We present the performance of the IR detectors developed for the WFC3 project. These are HgCdTe 1Kx1K devices with cutoff wavelength at 1.7 μm and 150K operating temperature. The two selected flight parts, FPA#64 (prime) and FPA#59 (spare) show quantum efficiency higher than 80% at λ=1.6 μm and greater than 40% at λ>1.1μm, readout noise of ~25 e- rms with double correlated sampling, and mean dark current of ~0.04 e/s/pix at 150K. We also report the results obtained at NASA GSFC/DCL on these and other similar devices in what concerns the QE long-term stability, intra-pixel response, and dark current variation following illumination or reset.
Wide Field Camera 3 is a fourth generation instrument for the
Hubble Space Telescope (HST), to be installed during the next HST Servicing Mission 4. For its infrared channel Rockwell Scientific Company has developed a new type of HgCdTe 1Kx1K detector, called WFC3-1R, with cutoff wavelength at 1.7μm and 150K operating temperature. The WFC3-IR detectors are based on HgCdTe MBE grown on a CdZnTe substrate and use a new type of multiplexer, the Hawaii-1R
MUX. Two flight detectors, a prime and a spare, have been recently selected on the basis of the measures performed at NASA Goddard Research Center - Detector Characterization Laboratory. These parts show quantum efficiency higher than 80% at λ=1.6μm and greater than 40% at λ>1.1μm, readout noise of ~25 e- rms with double correlated sampling, and mean dark current of ~0.04 e/s/pix at 150K. We show that the IR channel of WFC3, equipped with one of these flight detectors, beats the instrument requirements in all configurations and promises to have a discovery efficiency
significantly higher than NICMOS. In particular, a two-band
wide-area, deep survey made with WFC3 exceeds the discovery
efficiency of NICMOS before and after the installation of NCS
by a factor of 15 and 10, respectively.
EDGE is a Long Duration Balloon (LDB) borne instrument designed to measure the large-scale anisotropy of the Cosmic Infrared Background (CIB). The goal is to use this signal as a new observational tool to measure the character of the spatial distribution of galaxies at the largest spatial scales. With a 6\arcmin\ beam mapping more than 400 square degrees of sky at 8 frequency bands between 250GHz and 1.5 THz the experiment can determine the variation of galaxy density on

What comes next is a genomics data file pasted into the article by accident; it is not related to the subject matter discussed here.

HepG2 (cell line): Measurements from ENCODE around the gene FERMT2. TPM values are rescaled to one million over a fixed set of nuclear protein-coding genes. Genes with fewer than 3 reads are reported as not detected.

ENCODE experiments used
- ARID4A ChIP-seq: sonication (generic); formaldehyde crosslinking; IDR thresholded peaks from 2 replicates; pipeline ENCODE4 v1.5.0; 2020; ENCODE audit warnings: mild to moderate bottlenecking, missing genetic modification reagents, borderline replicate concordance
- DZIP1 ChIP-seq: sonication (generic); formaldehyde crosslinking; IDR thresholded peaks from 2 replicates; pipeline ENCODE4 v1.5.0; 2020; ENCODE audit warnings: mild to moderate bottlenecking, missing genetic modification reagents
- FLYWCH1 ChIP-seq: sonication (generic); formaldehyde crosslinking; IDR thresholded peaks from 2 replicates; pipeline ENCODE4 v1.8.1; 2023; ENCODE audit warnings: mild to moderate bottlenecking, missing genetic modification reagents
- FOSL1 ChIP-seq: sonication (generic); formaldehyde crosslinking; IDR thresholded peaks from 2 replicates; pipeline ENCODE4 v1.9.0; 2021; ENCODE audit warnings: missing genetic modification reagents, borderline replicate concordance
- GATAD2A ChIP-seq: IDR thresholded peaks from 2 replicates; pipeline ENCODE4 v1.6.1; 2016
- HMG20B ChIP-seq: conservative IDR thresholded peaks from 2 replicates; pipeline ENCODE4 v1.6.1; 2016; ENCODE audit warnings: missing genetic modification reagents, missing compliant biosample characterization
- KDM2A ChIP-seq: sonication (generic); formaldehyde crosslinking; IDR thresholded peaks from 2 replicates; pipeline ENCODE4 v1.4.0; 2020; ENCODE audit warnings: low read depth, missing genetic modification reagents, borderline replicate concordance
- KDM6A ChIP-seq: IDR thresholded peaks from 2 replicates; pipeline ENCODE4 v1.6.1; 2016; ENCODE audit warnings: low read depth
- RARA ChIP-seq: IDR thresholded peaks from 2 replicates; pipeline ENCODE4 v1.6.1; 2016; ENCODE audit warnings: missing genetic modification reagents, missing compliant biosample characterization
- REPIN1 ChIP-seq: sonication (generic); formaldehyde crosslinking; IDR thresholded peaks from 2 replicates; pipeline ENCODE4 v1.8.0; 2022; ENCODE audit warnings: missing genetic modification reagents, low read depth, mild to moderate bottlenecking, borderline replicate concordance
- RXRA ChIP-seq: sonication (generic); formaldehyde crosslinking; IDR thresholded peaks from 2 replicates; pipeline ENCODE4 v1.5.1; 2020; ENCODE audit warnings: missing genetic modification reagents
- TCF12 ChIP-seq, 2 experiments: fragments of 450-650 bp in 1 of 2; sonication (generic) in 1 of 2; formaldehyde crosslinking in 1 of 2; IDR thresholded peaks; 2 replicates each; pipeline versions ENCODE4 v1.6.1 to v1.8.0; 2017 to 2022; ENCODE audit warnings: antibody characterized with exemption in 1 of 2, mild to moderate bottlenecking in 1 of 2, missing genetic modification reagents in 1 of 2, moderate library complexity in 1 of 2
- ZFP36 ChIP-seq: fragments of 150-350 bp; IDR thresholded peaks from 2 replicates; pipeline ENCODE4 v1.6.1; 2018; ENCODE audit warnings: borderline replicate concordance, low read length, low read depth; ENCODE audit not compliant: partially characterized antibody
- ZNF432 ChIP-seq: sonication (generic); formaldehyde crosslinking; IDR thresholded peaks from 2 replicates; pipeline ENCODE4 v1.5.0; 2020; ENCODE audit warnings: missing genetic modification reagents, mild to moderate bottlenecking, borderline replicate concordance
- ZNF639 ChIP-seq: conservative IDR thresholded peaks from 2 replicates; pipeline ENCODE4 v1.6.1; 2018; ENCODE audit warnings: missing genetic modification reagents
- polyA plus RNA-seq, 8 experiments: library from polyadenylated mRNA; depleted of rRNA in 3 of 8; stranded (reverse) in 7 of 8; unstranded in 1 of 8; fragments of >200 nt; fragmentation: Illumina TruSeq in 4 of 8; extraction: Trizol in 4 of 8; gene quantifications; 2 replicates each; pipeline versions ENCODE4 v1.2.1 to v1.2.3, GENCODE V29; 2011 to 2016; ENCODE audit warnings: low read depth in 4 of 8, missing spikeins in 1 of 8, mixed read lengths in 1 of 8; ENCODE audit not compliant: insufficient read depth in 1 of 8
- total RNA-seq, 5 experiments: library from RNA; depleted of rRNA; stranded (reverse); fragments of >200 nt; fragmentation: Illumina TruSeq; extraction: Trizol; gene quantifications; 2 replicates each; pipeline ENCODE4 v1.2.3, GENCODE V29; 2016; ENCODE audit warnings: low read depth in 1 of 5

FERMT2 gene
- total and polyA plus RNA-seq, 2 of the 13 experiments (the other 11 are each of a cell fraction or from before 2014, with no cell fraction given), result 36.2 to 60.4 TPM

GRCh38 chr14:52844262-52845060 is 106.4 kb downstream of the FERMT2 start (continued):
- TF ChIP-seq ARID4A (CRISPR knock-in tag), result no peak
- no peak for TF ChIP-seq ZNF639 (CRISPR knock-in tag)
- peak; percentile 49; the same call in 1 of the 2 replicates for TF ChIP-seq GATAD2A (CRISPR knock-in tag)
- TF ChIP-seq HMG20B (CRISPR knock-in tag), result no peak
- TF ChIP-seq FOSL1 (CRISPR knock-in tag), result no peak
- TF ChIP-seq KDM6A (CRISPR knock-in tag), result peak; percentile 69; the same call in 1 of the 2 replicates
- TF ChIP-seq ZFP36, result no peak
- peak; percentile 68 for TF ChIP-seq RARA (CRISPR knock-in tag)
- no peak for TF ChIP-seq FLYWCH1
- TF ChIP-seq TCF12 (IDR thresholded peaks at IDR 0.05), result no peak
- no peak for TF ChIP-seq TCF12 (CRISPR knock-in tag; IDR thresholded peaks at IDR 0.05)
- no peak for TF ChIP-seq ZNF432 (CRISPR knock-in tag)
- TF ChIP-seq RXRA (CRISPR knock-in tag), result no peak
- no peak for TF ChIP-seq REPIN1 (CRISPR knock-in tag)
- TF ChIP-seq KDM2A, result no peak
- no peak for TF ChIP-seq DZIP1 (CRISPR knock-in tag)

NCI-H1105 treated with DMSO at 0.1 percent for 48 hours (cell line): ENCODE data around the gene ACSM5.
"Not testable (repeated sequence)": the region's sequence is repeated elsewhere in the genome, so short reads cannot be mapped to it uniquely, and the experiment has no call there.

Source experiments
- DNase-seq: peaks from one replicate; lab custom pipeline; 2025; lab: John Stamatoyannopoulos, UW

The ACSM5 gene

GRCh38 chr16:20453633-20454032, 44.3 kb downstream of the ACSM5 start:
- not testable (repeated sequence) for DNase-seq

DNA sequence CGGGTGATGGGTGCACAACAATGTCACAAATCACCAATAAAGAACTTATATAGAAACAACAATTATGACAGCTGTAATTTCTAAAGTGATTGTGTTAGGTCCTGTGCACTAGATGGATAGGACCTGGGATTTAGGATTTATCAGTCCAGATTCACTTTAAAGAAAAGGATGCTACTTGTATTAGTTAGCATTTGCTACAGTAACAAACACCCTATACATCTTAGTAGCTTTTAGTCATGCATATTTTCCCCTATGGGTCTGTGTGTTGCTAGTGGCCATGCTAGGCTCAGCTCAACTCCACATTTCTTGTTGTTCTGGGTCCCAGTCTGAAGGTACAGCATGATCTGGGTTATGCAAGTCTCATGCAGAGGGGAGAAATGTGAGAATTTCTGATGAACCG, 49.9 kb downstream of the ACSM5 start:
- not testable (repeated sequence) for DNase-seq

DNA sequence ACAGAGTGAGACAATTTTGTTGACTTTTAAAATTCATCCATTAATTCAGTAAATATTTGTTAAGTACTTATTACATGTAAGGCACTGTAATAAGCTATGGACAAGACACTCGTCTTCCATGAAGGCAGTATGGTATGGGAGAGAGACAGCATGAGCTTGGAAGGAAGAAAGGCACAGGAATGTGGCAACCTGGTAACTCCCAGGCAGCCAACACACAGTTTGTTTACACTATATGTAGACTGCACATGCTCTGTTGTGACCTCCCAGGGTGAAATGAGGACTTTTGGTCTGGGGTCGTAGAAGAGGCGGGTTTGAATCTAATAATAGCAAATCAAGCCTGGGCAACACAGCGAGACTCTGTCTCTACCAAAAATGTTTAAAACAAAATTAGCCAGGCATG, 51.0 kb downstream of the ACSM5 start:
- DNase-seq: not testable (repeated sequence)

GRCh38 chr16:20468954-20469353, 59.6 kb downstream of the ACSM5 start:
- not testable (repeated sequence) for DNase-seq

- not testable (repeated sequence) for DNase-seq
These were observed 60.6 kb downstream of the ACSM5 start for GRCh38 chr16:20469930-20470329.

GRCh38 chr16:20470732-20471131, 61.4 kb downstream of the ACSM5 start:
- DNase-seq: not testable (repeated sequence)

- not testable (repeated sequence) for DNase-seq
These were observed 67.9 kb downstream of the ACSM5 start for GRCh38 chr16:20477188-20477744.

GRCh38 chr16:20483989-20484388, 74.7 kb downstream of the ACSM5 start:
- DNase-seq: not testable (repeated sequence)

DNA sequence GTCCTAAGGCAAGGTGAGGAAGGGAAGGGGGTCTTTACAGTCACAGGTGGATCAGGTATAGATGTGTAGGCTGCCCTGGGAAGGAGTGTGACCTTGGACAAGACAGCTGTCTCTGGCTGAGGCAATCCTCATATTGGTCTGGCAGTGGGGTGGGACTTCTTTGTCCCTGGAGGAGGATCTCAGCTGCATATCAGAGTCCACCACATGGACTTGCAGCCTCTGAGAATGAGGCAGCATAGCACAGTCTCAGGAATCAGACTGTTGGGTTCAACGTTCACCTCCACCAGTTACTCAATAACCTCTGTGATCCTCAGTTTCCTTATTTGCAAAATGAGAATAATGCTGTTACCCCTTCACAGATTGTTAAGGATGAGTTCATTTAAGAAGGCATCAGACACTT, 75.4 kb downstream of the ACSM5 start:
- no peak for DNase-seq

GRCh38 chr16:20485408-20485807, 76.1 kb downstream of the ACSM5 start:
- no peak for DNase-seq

spatial scales ranging from >200h-1 Mpc, where dark matter
variations are determined directly from Cosmic Microwave Background Radiation (CMBR) anisotropy, to <5h-1 Mpc where the distribution of dark matter and galaxies is determined from galaxy redshift surveys and the underlying dynamics of structure growth is non-linear. The instrument consists of a 1-meter class off-axis telescope and a Frequency Selective Bolometer (FSB) array radiometer. The FSB design provides the compact, multi-chromatic, high sensitivity focal plane needed for this measurement.
The TopHat instrument was designed to operate on the top of a high altitude balloon. From this location, the experiment could efficiently observe using a clean beam with extremely low contamination from the far side lobes of the instrument beam. The experiment was designed to scan a large portion of the sky directly above it and to map the anisotropy of the Cosmic Microwave Background (CMB) and thermal emission from galactic dust. The instrument used a one-meter class telescope with a five-band single pixel radiometer spanning the frequency range from 150-600 GHz. The radiometer used bolometric detectors operating at ~250mK. Here, we report on the flight of the TopHat experiment over Antarctica in January, 2001 and describe the scientific goals, the operation, and in-flight performance.